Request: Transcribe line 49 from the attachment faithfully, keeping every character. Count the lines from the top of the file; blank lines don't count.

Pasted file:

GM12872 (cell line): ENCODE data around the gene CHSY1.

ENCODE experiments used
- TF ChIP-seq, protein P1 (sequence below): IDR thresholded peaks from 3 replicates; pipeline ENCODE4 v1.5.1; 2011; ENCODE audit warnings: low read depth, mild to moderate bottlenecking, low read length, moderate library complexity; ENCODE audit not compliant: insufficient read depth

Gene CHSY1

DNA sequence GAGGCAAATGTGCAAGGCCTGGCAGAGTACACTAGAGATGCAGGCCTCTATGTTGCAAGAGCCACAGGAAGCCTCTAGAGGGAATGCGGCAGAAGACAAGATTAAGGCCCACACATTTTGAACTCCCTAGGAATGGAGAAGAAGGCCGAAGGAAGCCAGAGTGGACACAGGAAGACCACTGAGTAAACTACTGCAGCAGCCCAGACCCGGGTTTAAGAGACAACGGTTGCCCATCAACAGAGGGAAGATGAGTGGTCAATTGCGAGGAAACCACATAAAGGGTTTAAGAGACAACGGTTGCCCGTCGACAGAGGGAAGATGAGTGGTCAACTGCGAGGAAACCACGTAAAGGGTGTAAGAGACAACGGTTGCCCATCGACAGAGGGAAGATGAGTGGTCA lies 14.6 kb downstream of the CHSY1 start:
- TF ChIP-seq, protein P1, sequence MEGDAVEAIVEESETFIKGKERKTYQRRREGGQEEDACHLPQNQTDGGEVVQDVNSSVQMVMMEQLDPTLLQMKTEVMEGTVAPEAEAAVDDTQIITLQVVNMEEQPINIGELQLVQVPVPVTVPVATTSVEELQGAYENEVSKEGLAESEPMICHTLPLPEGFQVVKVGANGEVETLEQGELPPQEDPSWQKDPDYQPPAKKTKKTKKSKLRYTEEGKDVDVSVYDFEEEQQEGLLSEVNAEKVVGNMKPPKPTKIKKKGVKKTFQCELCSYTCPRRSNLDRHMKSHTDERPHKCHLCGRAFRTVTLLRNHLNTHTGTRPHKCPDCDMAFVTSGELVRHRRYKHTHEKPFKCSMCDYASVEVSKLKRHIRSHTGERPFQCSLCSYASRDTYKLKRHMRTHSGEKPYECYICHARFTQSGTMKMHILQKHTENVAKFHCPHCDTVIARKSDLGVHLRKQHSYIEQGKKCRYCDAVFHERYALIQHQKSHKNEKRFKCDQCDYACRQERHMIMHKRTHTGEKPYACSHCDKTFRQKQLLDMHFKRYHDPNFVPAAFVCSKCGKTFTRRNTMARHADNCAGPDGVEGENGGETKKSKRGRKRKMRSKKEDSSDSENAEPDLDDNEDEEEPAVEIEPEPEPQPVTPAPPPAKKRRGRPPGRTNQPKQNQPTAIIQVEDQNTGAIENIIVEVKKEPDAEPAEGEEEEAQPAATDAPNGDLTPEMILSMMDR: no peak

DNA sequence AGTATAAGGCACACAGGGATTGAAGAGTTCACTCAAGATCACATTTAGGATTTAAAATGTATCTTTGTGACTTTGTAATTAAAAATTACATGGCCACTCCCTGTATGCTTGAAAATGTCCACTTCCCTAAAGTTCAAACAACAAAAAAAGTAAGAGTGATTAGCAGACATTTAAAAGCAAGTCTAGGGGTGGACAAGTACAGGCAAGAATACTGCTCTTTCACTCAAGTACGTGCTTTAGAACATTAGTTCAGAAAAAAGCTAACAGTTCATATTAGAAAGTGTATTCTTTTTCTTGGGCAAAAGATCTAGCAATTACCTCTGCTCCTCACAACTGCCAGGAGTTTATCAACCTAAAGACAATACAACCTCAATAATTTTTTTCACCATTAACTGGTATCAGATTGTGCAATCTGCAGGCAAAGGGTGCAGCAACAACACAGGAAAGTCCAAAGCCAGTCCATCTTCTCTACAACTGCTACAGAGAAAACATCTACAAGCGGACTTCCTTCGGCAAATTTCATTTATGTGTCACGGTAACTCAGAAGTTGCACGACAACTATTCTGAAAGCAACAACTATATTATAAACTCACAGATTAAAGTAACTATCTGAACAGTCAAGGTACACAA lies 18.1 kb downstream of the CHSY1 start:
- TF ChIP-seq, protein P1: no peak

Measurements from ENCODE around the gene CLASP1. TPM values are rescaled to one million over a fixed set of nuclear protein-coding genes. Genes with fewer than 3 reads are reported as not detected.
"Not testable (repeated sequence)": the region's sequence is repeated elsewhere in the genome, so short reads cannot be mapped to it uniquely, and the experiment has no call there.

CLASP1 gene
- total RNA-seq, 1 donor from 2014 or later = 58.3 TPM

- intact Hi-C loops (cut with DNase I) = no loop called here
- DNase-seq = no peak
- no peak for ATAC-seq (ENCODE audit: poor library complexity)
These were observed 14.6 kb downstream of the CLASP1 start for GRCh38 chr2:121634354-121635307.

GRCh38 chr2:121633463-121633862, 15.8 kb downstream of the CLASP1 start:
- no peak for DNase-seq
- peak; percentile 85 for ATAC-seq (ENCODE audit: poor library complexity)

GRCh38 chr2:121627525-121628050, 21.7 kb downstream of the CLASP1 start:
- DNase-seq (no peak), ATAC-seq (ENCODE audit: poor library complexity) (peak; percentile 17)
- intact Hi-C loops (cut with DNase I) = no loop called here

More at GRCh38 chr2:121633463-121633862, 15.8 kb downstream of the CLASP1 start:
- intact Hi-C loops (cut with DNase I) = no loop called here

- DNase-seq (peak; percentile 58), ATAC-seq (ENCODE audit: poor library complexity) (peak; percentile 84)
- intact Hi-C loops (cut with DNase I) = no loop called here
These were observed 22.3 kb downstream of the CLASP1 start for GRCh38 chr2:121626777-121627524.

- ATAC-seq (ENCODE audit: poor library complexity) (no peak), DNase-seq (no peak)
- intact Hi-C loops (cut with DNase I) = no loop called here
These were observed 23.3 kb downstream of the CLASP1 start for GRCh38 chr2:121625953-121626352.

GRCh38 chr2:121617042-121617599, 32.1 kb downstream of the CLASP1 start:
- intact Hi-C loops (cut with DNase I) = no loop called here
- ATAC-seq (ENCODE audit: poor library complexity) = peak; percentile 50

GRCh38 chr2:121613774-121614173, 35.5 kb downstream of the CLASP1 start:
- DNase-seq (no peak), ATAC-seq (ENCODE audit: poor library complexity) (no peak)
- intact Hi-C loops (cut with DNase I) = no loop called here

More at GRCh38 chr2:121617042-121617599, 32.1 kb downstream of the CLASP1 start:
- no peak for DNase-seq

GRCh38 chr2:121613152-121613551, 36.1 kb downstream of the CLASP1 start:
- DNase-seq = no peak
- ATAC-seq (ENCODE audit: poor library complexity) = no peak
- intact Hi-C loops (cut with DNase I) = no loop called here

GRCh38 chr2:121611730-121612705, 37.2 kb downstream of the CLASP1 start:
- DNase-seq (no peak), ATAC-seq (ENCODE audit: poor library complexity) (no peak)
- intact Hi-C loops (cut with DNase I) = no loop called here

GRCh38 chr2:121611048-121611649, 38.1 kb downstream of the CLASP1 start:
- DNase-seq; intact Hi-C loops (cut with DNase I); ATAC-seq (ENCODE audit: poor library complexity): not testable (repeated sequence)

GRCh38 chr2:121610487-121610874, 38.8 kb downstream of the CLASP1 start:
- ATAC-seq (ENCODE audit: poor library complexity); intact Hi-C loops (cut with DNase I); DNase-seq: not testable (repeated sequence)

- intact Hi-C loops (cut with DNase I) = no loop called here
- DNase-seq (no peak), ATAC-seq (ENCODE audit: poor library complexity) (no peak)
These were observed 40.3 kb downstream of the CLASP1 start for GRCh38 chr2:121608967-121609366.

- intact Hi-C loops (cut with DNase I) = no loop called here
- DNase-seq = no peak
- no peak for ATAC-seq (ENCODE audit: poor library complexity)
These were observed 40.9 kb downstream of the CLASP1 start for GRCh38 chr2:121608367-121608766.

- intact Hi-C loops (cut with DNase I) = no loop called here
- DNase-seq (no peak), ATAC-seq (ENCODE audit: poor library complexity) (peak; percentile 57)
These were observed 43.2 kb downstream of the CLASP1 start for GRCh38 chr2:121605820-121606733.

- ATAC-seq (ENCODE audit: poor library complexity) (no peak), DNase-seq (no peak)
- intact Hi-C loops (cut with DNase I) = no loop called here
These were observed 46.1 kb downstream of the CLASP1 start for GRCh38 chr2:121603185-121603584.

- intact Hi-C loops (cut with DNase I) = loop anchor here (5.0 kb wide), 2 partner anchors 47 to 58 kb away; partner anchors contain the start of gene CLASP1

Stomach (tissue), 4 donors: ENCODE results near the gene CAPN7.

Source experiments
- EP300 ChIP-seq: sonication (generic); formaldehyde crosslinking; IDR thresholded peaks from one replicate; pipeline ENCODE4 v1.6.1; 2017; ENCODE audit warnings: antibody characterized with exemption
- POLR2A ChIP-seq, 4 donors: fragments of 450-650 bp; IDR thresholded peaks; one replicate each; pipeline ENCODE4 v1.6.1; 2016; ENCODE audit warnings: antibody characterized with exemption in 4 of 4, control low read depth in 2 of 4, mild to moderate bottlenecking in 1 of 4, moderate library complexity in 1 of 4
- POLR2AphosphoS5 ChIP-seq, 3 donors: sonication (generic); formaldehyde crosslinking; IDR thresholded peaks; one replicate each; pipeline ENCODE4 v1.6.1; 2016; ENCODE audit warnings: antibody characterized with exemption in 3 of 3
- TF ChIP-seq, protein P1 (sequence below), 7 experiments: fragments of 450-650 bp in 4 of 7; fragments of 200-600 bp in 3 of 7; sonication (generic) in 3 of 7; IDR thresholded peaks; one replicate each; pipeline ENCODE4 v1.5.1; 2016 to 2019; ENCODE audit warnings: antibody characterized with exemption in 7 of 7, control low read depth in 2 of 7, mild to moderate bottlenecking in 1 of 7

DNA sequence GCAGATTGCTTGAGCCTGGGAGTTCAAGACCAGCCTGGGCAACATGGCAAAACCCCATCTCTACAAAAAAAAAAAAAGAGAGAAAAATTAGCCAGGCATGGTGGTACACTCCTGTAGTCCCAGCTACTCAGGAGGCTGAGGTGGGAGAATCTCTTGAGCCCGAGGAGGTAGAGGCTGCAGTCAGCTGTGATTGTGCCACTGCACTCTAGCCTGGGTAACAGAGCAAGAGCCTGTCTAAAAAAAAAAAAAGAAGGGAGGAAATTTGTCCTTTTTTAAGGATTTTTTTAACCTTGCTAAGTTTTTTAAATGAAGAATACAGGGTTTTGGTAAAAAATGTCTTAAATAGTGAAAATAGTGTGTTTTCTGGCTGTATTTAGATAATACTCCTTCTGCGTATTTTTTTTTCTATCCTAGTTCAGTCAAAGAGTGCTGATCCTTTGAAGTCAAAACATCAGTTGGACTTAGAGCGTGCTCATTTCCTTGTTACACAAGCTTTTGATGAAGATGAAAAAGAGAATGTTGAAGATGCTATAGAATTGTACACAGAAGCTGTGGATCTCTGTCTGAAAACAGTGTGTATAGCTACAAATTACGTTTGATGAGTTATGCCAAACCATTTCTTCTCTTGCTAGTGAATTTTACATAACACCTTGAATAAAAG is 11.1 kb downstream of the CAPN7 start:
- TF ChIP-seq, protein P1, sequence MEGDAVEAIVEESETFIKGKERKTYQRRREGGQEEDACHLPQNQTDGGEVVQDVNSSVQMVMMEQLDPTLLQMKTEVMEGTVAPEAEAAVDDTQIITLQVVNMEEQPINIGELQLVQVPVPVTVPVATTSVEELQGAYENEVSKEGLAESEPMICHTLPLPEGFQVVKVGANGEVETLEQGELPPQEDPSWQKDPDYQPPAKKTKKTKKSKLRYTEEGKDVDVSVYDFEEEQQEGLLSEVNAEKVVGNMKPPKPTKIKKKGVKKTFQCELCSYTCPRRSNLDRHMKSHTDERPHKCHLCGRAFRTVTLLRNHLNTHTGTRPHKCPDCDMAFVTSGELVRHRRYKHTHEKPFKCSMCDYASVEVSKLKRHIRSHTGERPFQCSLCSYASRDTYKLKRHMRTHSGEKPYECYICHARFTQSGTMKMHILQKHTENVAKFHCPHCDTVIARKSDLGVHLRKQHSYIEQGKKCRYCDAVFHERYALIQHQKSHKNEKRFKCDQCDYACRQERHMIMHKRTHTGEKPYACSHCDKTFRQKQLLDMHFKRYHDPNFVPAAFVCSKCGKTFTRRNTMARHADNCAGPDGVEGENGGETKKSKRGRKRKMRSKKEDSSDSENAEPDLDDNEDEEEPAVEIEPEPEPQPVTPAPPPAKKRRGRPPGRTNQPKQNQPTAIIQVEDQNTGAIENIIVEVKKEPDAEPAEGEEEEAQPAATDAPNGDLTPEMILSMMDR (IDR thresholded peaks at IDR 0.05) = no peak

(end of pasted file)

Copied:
- ATAC-seq (ENCODE audit: poor library complexity); intact Hi-C loops (cut with DNase I); DNase-seq: not testable (repeated sequence)